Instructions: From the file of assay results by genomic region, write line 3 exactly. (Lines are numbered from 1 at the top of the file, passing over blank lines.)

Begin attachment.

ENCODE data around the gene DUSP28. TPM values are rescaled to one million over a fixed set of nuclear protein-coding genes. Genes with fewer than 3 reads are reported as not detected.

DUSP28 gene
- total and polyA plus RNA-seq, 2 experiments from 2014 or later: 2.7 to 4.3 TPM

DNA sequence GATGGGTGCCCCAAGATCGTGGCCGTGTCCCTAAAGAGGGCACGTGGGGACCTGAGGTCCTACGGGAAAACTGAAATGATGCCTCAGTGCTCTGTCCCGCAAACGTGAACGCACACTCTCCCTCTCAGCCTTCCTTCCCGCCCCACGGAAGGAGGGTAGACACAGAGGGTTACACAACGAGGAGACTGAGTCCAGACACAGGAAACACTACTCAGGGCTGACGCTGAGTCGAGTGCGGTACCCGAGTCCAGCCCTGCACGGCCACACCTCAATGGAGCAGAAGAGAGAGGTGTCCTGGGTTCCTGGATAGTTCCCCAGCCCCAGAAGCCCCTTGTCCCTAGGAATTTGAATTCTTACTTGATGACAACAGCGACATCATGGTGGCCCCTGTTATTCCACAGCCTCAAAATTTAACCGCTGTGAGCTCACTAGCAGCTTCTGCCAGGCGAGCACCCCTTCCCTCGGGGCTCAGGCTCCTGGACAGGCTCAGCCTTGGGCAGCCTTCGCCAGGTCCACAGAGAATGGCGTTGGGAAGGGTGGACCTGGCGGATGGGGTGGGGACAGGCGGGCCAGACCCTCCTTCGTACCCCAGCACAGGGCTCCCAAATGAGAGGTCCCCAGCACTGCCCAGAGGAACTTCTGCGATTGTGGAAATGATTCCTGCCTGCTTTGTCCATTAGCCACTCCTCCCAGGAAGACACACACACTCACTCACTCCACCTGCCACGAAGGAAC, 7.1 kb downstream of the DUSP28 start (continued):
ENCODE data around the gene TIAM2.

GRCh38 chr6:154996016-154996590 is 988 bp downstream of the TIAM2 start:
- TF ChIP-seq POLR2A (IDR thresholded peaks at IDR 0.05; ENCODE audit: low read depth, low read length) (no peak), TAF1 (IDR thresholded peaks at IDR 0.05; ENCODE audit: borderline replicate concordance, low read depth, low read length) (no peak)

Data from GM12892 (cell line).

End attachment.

- total and polyA plus RNA-seq, 2 experiments from 2014 or later: 2.7 to 4.3 TPM